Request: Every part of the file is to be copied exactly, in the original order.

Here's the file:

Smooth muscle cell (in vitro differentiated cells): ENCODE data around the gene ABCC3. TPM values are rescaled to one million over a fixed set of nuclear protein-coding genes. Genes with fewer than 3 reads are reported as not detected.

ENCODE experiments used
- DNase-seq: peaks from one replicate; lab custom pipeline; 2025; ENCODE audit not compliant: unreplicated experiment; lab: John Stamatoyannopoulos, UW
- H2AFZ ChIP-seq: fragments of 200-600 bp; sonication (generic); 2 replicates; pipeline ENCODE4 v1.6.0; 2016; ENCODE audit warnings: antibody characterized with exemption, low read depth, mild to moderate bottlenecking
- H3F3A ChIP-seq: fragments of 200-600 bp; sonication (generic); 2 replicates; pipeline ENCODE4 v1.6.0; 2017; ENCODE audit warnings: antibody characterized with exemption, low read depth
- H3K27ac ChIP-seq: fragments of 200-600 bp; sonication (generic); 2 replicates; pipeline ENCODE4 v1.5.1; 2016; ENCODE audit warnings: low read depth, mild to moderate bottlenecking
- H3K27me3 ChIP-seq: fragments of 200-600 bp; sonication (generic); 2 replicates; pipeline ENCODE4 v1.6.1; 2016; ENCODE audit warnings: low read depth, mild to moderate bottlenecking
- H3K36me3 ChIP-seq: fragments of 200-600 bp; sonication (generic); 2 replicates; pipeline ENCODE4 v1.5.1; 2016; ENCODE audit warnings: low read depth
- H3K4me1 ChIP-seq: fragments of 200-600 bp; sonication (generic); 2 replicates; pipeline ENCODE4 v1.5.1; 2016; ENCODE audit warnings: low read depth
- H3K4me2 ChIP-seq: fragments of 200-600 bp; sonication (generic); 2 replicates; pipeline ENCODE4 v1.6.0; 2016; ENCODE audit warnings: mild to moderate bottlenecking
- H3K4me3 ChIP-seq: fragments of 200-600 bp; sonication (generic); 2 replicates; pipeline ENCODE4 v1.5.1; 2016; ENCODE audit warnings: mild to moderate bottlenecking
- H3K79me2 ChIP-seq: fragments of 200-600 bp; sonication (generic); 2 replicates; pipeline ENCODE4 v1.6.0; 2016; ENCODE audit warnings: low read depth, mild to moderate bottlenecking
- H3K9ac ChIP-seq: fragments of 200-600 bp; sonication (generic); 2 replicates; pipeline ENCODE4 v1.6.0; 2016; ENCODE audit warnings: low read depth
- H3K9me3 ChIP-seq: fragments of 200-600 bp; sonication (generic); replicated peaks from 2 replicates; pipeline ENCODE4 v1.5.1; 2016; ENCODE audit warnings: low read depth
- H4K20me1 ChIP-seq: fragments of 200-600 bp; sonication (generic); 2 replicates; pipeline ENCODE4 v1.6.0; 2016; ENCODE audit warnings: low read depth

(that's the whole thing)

Smooth muscle cell (in vitro differentiated cells): ENCODE data around the gene ABCC3. TPM values are rescaled to one million over a fixed set of nuclear protein-coding genes. Genes with fewer than 3 reads are reported as not detected.

ENCODE experiments used
- DNase-seq: peaks from one replicate; lab custom pipeline; 2025; ENCODE audit not compliant: unreplicated experiment; lab: John Stamatoyannopoulos, UW
- H2AFZ ChIP-seq: fragments of 200-600 bp; sonication (generic); 2 replicates; pipeline ENCODE4 v1.6.0; 2016; ENCODE audit warnings: antibody characterized with exemption, low read depth, mild to moderate bottlenecking
- H3F3A ChIP-seq: fragments of 200-600 bp; sonication (generic); 2 replicates; pipeline ENCODE4 v1.6.0; 2017; ENCODE audit warnings: antibody characterized with exemption, low read depth
- H3K27ac ChIP-seq: fragments of 200-600 bp; sonication (generic); 2 replicates; pipeline ENCODE4 v1.5.1; 2016; ENCODE audit warnings: low read depth, mild to moderate bottlenecking
- H3K27me3 ChIP-seq: fragments of 200-600 bp; sonication (generic); 2 replicates; pipeline ENCODE4 v1.6.1; 2016; ENCODE audit warnings: low read depth, mild to moderate bottlenecking
- H3K36me3 ChIP-seq: fragments of 200-600 bp; sonication (generic); 2 replicates; pipeline ENCODE4 v1.5.1; 2016; ENCODE audit warnings: low read depth
- H3K4me1 ChIP-seq: fragments of 200-600 bp; sonication (generic); 2 replicates; pipeline ENCODE4 v1.5.1; 2016; ENCODE audit warnings: low read depth
- H3K4me2 ChIP-seq: fragments of 200-600 bp; sonication (generic); 2 replicates; pipeline ENCODE4 v1.6.0; 2016; ENCODE audit warnings: mild to moderate bottlenecking
- H3K4me3 ChIP-seq: fragments of 200-600 bp; sonication (generic); 2 replicates; pipeline ENCODE4 v1.5.1; 2016; ENCODE audit warnings: mild to moderate bottlenecking
- H3K79me2 ChIP-seq: fragments of 200-600 bp; sonication (generic); 2 replicates; pipeline ENCODE4 v1.6.0; 2016; ENCODE audit warnings: low read depth, mild to moderate bottlenecking
- H3K9ac ChIP-seq: fragments of 200-600 bp; sonication (generic); 2 replicates; pipeline ENCODE4 v1.6.0; 2016; ENCODE audit warnings: low read depth
- H3K9me3 ChIP-seq: fragments of 200-600 bp; sonication (generic); replicated peaks from 2 replicates; pipeline ENCODE4 v1.5.1; 2016; ENCODE audit warnings: low read depth
- H4K20me1 ChIP-seq: fragments of 200-600 bp; sonication (generic); 2 replicates; pipeline ENCODE4 v1.6.0; 2016; ENCODE audit warnings: low read depth